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Rumble More

Stealthy elephants. Note elephant number five cleverly disguised as a tree. Moremi National Park, Botswana

Our lives are full of noise. Endless beeps, twitters, and rings. Traffic, jets, refrigerators, air conditioners. Ubiquitous cell phones, microwaves, TVs, and tablets. Each pinging, humming, and demanding attention. Gratuitous noise, the tv or radio turned on and then ignored, or worse, talked over loudly, has long been a pet peeve. Car keys left in the ignition, leaf blowers (^%*^%$$ leaf blowers), car alarms (see leaf blowers), and every cell phone/ATM/POS card reader with keyboards that indicate, by sound, every letter entered.


For some, like me, it’s exhausting. Our brains process all that noise, whether we actively recognize and acknowledge it or not. We filter out the sounds that are unimportant, we acknowledge those that have an impact on us, we scan for those we are expecting, and more importantly, for those that threaten us. This is the natural process of evolution. Hearing allows us to tune into the world, to alert us to danger and opportunity, alike. Modern humans have piled on so many extra layers of noise that we barely hear what is necessary anymore.

Enter, the elephants. Elephants are bigger than your imagination can conjure. They eat plants, roots, branches, leaves, and stems. Their dexterity, for not having an opposable thumb, is remarkable, but still, tearing limbs off of trees and roots out of the ground is not a quiet pursuit. Elephants, like humans, leave an impressive imprint wherever they go. And yet, if they were not pulling branches from a tree, you might not know they were there.

They are silent. They walk without noise. They move through thick brush and low trees silently. An entire herd of elephants can sneak up on you. They materialize out of the shrubs one by one as if they are vapor suddenly swirling together to create a house-sized, gray phantom. And then they swirl away again back into the trees, one by one out of sight.

Scanning either side of a road, while politely waiting as an elephant crosses, there are no more to be seen in the brush. Searching low for legs and trunks and high for ears and backs, there is nothing but brush. Before the first one is across, though, there is another, fresh out of the shrubs. You look again. Nope, definitely no more hiding in there. A big female with a calf comes strolling through; a couple of teenagers horsing around follow her. Now you’re sure that’s the last of them… What at first appears to be a lone animal turns into an entire family group taking shape out of the bush and dissolving back into it.

They rumble. You have to be close to hear the bass, almost cat-like purr, more felt deep in your chest than heard; it does not travel far. Elephants also use infrasound, below our audible hearing range, to communicate across long distances.

I wonder, is their world as noisy as ours?

Do they say, among themselves, “The impalas are sooooo loud!” Or, “I hope the hippos keep it down tonight.” “There go the hyenas again. They always go blaring off when someone walks by.”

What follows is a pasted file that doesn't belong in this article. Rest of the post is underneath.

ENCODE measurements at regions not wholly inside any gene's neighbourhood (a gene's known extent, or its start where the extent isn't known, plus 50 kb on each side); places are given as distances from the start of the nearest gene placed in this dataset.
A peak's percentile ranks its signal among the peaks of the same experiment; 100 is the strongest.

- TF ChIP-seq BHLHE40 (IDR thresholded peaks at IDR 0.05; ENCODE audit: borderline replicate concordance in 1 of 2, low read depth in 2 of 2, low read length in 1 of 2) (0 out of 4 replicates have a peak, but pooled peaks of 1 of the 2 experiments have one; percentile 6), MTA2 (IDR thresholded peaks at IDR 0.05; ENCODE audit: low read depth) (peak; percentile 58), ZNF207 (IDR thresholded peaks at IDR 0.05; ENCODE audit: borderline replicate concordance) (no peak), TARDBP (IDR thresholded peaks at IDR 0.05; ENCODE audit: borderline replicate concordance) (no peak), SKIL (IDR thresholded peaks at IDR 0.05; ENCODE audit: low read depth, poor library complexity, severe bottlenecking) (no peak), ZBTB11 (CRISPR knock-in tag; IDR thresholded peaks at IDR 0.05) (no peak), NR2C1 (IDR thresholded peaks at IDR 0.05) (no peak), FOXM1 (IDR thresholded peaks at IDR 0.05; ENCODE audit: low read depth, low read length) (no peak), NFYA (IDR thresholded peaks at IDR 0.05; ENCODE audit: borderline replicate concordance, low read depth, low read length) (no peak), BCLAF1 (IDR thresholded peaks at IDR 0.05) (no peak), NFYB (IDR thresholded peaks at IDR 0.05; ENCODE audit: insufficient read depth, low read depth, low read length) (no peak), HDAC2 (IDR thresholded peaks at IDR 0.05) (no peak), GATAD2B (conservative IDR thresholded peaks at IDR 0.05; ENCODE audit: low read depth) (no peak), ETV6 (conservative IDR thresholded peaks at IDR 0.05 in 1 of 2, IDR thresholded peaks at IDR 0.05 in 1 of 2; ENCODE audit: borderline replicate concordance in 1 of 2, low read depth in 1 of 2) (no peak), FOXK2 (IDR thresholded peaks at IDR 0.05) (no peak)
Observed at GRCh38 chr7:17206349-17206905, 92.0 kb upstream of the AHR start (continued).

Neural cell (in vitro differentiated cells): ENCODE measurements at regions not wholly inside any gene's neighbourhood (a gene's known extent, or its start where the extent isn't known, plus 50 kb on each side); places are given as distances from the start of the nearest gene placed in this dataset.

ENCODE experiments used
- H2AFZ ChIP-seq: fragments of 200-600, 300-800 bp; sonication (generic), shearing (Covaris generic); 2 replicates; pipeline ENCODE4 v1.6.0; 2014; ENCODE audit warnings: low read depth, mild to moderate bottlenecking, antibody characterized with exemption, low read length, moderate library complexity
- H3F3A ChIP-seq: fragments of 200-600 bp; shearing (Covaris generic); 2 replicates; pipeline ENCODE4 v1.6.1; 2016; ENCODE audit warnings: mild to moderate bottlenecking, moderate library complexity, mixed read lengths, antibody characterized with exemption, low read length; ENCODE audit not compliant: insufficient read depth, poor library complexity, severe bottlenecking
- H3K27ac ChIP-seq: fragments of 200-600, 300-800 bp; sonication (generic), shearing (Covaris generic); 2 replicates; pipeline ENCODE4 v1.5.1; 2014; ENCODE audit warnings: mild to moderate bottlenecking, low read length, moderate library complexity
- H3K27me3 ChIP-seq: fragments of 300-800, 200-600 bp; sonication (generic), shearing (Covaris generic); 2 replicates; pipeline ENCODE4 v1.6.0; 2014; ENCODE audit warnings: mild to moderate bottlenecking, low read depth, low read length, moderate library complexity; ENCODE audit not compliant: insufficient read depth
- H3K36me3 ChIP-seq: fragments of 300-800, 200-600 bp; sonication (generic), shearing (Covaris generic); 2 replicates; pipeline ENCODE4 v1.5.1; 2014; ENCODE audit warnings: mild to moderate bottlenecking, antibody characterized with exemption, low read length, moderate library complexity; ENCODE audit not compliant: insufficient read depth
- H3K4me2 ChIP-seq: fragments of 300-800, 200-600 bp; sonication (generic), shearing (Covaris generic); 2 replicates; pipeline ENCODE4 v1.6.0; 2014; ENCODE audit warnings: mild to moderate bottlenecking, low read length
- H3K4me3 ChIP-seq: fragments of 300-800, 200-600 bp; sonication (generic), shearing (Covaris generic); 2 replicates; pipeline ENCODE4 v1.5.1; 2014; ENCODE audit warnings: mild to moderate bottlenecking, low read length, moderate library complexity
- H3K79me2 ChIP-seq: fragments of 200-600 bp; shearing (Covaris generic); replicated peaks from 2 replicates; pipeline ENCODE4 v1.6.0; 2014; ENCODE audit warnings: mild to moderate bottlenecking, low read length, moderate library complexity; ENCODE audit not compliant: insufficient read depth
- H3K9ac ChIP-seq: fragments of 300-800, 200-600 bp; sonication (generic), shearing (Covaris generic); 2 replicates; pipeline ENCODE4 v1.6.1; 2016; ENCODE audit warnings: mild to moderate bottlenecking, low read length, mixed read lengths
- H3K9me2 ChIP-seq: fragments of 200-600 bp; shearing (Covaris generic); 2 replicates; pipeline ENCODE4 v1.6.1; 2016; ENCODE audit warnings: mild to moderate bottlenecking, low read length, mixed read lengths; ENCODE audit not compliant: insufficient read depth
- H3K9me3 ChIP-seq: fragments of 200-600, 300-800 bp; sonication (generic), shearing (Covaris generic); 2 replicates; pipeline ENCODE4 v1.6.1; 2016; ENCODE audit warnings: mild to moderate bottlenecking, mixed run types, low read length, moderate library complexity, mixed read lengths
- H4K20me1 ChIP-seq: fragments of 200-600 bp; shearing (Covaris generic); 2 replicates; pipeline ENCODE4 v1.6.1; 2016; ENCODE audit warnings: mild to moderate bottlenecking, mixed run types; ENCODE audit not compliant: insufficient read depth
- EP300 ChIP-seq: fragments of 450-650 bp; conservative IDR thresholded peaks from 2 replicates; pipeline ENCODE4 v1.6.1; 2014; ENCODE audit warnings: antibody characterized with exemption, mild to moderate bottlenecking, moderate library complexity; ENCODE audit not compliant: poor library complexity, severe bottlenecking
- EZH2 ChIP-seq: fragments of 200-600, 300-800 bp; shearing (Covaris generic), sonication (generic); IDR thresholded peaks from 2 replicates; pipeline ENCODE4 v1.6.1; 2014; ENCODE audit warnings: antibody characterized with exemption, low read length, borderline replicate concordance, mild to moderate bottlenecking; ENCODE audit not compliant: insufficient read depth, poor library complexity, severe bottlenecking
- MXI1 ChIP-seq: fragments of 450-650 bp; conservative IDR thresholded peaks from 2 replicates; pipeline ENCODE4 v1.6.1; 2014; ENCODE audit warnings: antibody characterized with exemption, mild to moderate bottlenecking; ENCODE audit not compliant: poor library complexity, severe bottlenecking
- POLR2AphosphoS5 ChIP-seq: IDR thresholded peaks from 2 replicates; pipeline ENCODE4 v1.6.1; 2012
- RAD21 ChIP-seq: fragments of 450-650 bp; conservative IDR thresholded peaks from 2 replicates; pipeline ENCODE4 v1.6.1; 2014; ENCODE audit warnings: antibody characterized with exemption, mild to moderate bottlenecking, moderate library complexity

Are there teenage elephant infrasound parties that keep the whole neighborhood awake? Do they make infrasound noise just because it brings them joy? Or do they remain silent in their elephant way, only rumbling and speaking when necessary? Is the baseline noise of the savannah exhausting enough that they choose silence?

In what is perhaps a romantic view, I see elephants as intelligent and humble, rumbling when content, and otherwise staying quiet simply because they are listening. Because adding their voices to the cacophony isn’t necessary, because there is more to learn from mostly remaining silent. I could learn a lot from elephants. Rumble more.

I am a cat.

Grasses can’t hide intensity. Moremi National Park, Botswana

I am a cat. I have nothing but disdain for you. Moremi National Park, Botswana

Personal grooming is important in maintaining superiority. Moremi National Park, Botswana

And now, I am ignoring you. Moremi National Park, Botswana

The continuing saga…

A different kind of snake in the grass. Okavango Delta, Botswana

Come on, Baby. You knows I love you. Moremi National Park, Botswana

Kudu, who do? Moremi National Park, Botswana


This morning I watched a little girl in yellow gum-boots, a pink skirt, and bright green rain jacket joyfully hop into and through every puddle on the road. It rained all night; the puddles are epic. She was gleeful.

Stomp,stomp, stomp. Splash, splash, splash.

Her arms were waving all around and she wore a big smile. The especially perfect puddle, the biggest, splashiest puddle, she doubled back to, running up the road past her mom and several lesser puddles, to jump into it again.

As adults we see puddles as obstacles. One more thing  to deal with, to work around, to manage. I resolve to see puddles, real and metaphorical, as things of joy. I still need to get through them but what fun can I have along the way?

Stripes and wrinkles

Stripey One and Stripey Two! Moremi National Park, Botswana

Stripes in motion. Moremi National Park, Botswana

wrinkling her nose at us. Moremi National Park, Botswana

Elephant family moseying by. Moremi National Park, Botswana